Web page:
Earlier this week I came across a recent 60 Minutes segment making the rounds on the internet. The segment introduces viewers to a British 12-year-old named Alma Deutscher.
Alma, you see, is quite unique. She is an accomplished pianist. She is an accomplished violinist. And she is also an accomplished composer. In fact, she is so accomplished in that last area that she has already composed and debuted her own piano concerto, violin concerto, and opera, feats akin to those accomplished at a similar age by Wolfgang Amadeus Mozart.
One can’t help but be in awe of – and fall in love with – little Miss Alma. Besides her remarkable talent, she also has a bubbly happiness that’s rare to find in today’s children. And as I hunted down more of Alma’s interviews and showcases of her talent, I began to uncover several clues besides her prodigious talent which explain why she is so different from the modern child.
1. A Love for Reading – Undoubtedly inherited from her mother, a literature professor, Alma admits to reading 100 books a year. That’s about ten times more books than the average American seventh grader manages annually. These stories likely fuel the ones that Alma creates herself… and then puts to music.
2. Limited Electronics – The reason Alma is able to spend so much time reading is because she doesn’t devote her time to electronics. In an interview with CBS News, Alma admits that she doesn’t have an iPhone, an iPad, or a computer (a fact which makes her composing more remarkable, as she writes her music by hand). She laughingly explains that she doesn’t even watch TV:
“No, I don’t watch television at all! It’s much more interesting to read a book and actually imagine how it would be.”
3. Plenty of Unstructured Downtime – This lack of electronics also gives her opportunity to run outside and play with her younger sister. According to Alma, it is this downtime, combined with her faithful skipping rope, which allows her musical melodies to fill her mind.
4. No Institutionalized Schooling – This opportunity for downtime and free play is undoubtedly aided by the fact that Alma and her sister are homeschooled. It’s easy to wonder what Alma would be like in the institutional setting of a traditional school. Would such a setting hinder the creative genius which currently flows from Alma’s free spirit?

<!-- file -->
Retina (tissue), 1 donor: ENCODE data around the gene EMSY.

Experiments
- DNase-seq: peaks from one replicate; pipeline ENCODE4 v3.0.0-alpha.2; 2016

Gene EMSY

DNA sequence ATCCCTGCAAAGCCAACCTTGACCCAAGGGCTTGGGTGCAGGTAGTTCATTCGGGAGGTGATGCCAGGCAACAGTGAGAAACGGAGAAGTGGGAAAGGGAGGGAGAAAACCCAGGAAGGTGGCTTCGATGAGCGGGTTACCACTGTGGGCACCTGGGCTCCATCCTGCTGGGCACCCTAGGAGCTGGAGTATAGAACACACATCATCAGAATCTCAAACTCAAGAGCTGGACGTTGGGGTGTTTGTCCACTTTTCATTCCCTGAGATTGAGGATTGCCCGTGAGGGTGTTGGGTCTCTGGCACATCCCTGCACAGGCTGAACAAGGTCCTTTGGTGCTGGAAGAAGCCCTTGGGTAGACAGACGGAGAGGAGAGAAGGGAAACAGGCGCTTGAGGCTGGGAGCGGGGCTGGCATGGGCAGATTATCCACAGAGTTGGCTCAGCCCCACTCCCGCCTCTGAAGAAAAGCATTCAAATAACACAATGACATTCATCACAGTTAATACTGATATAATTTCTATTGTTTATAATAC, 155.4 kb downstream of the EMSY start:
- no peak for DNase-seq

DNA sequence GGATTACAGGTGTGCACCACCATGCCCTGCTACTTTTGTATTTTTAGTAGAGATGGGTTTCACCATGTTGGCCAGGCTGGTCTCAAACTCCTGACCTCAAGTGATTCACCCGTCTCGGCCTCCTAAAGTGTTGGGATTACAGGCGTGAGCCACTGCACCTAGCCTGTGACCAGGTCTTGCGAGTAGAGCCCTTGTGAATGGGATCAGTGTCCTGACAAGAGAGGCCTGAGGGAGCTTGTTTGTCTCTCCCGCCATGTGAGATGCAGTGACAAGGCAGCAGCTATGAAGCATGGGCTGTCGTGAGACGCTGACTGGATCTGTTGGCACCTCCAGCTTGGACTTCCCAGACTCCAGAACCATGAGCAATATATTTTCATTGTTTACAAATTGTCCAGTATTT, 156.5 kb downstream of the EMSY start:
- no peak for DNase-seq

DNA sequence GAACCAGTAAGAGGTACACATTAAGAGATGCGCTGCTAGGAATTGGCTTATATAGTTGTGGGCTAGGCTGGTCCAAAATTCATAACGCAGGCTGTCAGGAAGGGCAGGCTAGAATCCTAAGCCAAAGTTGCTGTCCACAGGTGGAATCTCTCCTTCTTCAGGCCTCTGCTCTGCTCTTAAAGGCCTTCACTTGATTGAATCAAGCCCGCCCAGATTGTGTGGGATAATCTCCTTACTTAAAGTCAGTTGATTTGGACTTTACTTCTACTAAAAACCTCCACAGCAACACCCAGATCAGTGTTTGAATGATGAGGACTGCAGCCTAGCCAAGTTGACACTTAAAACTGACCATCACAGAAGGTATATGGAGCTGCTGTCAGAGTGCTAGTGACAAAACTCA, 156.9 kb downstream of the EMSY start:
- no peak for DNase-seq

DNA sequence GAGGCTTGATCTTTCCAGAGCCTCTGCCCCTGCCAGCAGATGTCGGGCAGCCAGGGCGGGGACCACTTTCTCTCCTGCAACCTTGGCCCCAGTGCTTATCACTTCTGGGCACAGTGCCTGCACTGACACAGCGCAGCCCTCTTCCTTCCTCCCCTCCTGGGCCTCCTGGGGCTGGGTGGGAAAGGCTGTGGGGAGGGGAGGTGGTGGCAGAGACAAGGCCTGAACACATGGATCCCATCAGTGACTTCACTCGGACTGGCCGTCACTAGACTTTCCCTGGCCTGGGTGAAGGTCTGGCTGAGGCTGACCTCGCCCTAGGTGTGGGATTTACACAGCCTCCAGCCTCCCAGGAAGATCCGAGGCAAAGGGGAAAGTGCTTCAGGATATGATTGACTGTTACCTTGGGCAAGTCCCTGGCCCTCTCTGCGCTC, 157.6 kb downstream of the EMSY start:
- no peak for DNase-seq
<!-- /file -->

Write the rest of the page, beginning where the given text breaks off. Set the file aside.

5. An Appreciation of the Past – The last thing that sets Alma apart from the modern child – the modern world, even – is her love and appreciation for the beauty of the past:
“Some people have told me that I compose in the musical language of the past and that this is not allowed in the 21st century. In the past, it was possible to compose beautiful melodies and beautiful music, but today they say, ‘I won’t allow you to compose like this anymore, because I need to discover the complexity of the modern world, and that the point of music is to show the complexity of the world.’
Well, let me tell you a huge secret! I already know that the world is complex and can be very ugly. But I think that these people have just got a little bit confused. If the world is so ugly, then what’s the point of making it even uglier with ugly music?”
Let’s face it. Alma Deutscher has a unique level of gifting that most others can never hope to receive in life.
But could many other children grow closer to achieving such feats and such overflowing happiness if they experienced some of the same practices as Alma? Are we hindering the creativity we’re desperately wanting to develop in our children by placing them in constricting, mind-numbing environments which limit play and books?
Annie Holmquist is editor of Intellectual Takeout, an online magazine and sister publication of Chronicles.